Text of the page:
However, once detached, we are now free to be grafted into the true Vine, from whence will come our life-blood, the sap! As the graft strengthens, as each vein and fibre grows into the Vine stock, “The life of the Vine becomes the life of the branch, so the soul dead in trespasses and sins receives life through connection with Christ. By faith in Him as a personal Saviour the union is formed. The sinner unites his weakness to Christ’s strength, his emptiness to Christ’s fullness, his frailty to Christ’s enduring might.” (The Desire of Ages, p. 675) And once grafted we are told in John 15:5 that we will “bring forth much fruit”.

So what then is this fruit that we are to bear? Often this is thought about in relation to how many we have helped bring to Christ, and this is so. But one morning as I was contemplating this thought of “bearing fruit” my attention was drawn to the connection between coming near to Christ, abiding in the Vine and coming near to one another.

As the life of the Vine becomes the life of the branch, we will bear the fruit of the Vine Stock that we are attached to. If it is Christ living in and through us, then we can only bear the fruit of a Christ-like character. It is as we allow Christ to rule our entire life, even down to our very thoughts, (see 2 Corinthians 10:5) we will bear the fruits of His indwelling Spirit: "Love, joy, peace, longsuffering, gentleness, goodness, faith, meekness, and temperance.” (Galatians 5:22, 23) And now as we live out Christ’s life, by constant attachment or connection to Him, bound to Him, as it were, by the grafting process, we will love one another as He commands us to in John 15:12. The key then to getting along with others and truly loving them is in this very quote that I was drawn to. Before we can come near to one another, we must first attach ourselves, fully and completely, to the Vine. Now our heart has been changed because it is Christ’s (see Ezekiel 36:26, 27) and the outward actions will now correspond with our heart.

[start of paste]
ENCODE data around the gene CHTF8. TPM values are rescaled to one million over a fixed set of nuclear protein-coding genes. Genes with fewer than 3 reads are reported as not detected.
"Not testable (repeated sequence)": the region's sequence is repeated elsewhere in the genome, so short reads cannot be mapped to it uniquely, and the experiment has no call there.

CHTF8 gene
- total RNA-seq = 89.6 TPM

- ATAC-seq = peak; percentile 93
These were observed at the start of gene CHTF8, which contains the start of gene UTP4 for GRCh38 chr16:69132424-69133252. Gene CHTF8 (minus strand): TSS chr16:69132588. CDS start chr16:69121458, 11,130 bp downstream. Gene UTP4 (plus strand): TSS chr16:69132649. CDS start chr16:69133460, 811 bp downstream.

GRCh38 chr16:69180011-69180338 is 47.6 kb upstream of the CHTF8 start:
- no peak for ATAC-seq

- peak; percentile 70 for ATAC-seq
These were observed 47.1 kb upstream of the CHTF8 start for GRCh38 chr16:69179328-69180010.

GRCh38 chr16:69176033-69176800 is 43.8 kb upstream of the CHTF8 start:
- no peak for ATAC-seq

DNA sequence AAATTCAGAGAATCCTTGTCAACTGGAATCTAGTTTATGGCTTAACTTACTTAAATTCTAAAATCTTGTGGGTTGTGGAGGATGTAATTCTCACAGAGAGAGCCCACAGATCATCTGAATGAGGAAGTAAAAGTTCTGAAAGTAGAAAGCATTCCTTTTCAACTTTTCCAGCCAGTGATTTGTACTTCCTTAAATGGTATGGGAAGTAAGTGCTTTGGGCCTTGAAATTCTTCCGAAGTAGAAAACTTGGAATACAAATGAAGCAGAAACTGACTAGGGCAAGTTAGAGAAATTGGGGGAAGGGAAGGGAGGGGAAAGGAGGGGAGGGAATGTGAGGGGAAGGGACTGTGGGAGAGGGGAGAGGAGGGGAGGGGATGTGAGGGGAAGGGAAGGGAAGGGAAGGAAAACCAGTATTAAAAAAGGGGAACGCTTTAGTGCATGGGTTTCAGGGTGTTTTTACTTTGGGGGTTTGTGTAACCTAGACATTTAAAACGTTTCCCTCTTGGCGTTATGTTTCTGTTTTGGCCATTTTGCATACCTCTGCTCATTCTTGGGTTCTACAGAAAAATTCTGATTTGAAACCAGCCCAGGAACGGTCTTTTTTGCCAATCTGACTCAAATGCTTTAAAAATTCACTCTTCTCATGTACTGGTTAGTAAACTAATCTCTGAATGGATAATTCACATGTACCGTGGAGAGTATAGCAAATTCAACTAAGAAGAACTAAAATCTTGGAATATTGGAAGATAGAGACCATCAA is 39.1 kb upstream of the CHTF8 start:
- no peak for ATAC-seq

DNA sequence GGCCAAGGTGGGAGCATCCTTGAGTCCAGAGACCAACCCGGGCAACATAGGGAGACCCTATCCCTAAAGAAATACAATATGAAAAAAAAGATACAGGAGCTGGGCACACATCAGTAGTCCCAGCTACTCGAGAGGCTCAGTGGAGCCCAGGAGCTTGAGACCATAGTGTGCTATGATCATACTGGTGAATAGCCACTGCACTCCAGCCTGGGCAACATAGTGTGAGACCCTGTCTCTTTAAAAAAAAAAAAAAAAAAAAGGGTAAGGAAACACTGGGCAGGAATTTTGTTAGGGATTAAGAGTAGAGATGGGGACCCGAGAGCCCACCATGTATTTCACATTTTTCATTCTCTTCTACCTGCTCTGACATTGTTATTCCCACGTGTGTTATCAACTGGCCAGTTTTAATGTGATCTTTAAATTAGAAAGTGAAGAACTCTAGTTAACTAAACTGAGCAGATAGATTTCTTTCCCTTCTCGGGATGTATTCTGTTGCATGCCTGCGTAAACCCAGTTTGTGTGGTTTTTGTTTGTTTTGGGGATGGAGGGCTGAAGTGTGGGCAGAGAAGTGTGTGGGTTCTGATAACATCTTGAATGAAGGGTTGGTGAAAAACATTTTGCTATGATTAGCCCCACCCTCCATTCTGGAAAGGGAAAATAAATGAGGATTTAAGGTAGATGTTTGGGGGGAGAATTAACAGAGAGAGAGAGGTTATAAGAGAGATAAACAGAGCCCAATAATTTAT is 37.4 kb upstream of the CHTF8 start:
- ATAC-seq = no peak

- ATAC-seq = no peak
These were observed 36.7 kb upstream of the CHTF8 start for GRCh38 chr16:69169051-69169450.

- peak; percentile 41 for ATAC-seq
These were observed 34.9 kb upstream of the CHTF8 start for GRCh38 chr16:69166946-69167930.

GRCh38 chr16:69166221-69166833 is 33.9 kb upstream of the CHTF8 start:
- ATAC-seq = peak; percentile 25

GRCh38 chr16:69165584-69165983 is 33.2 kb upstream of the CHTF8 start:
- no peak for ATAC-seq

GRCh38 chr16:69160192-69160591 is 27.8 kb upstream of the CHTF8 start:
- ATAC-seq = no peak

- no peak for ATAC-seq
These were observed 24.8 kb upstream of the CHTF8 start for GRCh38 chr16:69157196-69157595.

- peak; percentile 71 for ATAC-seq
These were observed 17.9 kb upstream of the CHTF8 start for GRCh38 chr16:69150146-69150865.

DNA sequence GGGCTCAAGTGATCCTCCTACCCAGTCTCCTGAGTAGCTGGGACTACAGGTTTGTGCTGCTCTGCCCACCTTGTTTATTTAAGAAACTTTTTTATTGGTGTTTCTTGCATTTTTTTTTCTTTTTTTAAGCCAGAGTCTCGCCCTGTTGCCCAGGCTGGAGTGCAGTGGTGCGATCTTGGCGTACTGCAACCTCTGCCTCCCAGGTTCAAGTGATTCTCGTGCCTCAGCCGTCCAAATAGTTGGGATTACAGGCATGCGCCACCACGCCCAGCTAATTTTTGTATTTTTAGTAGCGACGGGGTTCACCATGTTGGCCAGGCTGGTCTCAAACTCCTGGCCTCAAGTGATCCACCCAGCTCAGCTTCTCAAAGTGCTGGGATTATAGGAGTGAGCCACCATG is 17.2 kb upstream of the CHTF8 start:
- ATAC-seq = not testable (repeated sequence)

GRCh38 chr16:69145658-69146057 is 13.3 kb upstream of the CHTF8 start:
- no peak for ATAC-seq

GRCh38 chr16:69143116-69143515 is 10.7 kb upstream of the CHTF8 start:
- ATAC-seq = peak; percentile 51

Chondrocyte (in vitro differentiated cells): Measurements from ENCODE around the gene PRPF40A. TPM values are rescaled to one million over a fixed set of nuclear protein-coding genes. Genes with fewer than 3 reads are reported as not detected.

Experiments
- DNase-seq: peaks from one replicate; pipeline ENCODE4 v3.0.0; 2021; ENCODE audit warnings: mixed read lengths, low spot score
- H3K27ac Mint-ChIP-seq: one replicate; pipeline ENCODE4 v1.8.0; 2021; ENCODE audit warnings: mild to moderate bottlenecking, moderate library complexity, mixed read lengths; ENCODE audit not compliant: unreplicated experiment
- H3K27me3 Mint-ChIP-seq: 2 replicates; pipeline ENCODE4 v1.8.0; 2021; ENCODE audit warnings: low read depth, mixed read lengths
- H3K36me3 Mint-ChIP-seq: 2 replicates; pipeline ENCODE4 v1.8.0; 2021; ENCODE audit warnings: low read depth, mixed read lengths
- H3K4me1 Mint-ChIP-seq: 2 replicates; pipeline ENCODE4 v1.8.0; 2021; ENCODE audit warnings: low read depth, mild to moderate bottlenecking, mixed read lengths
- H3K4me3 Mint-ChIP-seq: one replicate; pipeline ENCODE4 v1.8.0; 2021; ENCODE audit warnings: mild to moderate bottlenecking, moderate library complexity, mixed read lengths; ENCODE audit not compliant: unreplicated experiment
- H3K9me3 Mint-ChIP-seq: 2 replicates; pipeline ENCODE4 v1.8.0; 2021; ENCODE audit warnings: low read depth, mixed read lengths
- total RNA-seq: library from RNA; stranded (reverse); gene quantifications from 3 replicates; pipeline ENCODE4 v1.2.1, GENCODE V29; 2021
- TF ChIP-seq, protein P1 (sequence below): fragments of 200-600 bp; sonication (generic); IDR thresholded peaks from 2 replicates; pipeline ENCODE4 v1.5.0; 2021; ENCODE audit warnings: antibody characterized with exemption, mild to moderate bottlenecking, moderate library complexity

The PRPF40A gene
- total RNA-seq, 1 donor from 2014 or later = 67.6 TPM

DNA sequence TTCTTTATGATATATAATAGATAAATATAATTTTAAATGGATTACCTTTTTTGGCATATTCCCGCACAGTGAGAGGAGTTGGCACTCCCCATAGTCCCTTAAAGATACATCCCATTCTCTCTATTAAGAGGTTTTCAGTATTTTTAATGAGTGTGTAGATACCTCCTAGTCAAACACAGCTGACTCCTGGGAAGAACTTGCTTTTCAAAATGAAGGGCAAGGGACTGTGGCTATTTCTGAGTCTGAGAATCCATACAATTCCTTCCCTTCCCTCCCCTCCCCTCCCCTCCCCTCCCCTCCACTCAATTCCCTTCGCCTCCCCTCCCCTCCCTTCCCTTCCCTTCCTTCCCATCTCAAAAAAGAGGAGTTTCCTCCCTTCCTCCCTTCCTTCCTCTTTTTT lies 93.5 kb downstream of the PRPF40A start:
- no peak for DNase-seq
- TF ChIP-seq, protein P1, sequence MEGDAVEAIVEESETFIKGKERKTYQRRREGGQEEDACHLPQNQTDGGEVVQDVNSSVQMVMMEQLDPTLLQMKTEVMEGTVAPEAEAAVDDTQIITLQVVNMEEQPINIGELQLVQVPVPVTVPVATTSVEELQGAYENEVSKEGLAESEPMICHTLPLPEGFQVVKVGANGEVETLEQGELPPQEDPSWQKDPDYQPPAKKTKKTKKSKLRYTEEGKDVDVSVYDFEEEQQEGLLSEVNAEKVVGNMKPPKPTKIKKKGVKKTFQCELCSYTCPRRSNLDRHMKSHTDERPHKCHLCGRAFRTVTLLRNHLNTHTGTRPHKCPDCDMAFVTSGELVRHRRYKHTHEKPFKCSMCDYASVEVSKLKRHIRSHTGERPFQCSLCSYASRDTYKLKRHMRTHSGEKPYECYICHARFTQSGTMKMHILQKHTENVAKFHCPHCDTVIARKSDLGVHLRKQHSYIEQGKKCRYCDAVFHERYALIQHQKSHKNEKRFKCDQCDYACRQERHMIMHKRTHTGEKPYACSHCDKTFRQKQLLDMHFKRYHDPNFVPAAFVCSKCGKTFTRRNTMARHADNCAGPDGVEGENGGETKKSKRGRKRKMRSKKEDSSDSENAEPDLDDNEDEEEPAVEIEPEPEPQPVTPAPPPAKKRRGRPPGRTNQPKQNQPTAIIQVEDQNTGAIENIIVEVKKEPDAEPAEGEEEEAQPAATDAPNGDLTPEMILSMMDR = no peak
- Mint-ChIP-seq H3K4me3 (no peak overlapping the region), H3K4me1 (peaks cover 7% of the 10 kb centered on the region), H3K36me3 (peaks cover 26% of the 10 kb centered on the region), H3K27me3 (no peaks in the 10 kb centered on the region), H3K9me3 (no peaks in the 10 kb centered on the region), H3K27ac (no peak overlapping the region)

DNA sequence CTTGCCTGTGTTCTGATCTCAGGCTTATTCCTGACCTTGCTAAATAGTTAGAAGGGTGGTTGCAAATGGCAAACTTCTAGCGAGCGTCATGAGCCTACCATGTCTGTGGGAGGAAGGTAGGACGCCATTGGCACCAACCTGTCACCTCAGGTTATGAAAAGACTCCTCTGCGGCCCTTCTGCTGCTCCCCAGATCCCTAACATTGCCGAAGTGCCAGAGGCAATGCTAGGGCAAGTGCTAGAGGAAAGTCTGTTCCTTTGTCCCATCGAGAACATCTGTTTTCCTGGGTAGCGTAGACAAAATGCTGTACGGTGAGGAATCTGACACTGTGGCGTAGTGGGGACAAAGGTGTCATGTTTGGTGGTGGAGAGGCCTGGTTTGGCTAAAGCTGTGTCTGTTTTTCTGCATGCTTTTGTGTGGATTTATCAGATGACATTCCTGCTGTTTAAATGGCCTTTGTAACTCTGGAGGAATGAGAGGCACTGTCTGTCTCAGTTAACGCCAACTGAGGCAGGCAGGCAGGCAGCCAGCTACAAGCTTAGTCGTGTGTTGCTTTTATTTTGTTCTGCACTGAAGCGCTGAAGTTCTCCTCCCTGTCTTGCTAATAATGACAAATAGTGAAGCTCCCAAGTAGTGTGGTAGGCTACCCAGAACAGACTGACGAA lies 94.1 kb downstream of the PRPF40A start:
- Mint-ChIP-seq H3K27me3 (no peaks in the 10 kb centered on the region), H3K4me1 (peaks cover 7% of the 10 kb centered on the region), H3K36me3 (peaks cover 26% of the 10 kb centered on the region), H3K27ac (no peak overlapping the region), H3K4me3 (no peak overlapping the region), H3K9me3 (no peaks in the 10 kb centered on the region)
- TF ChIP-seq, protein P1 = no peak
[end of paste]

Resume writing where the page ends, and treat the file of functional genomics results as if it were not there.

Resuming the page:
And now we come back to the question I asked in the beginning ’Why is it that more often than not, even Christian homes are not a place we would call heaven?’ It can only be that we have not yet detached from self, and as a result we have not been grafted properly into the Vine. “Abide in Me, and I in you” is our Saviour’s plea, that we may come near to one another in true love and humility (see 1 Corinthians 13). May it become our life-long heart’s desire to come near to Christ, making our homes the sweetest type of heaven, where the Lord abides.

--Wendy Fox

PLEASE NOTE: All Bible verses are taken from the King James Version, unless stated otherwise.
¹The Sweetest Type of Heaven by Sherry Kelemen
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Issue #106 Mon, 4 Dec 2006